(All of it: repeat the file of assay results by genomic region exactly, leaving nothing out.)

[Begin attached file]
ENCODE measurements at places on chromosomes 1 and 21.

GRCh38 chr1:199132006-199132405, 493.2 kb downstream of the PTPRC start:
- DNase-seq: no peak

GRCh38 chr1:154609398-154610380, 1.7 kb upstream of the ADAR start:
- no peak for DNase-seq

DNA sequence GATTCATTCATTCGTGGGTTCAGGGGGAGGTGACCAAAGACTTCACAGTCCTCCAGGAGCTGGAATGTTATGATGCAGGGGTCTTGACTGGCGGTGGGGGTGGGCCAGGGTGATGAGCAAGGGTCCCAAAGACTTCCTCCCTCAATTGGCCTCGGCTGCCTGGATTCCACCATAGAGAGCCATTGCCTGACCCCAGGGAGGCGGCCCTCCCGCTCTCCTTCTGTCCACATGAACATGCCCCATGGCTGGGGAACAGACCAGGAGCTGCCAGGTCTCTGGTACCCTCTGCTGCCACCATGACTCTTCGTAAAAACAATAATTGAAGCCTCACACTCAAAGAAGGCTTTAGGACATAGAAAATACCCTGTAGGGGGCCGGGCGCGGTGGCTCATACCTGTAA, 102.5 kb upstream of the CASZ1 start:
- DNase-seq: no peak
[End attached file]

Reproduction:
ENCODE measurements at places on chromosomes 1 and 21.

GRCh38 chr1:199132006-199132405, 493.2 kb downstream of the PTPRC start:
- DNase-seq: no peak

GRCh38 chr1:154609398-154610380, 1.7 kb upstream of the ADAR start:
- no peak for DNase-seq

DNA sequence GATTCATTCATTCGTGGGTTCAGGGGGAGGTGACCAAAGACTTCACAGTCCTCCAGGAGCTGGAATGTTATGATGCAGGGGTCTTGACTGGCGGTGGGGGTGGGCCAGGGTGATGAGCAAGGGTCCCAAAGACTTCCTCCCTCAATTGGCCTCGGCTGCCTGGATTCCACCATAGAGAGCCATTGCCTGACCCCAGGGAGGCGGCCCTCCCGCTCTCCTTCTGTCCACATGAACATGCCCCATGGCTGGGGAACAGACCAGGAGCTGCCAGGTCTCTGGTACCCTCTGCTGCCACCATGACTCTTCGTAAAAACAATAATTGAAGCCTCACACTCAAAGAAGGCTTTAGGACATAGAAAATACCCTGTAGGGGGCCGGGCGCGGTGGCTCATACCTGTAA, 102.5 kb upstream of the CASZ1 start:
- DNase-seq: no peak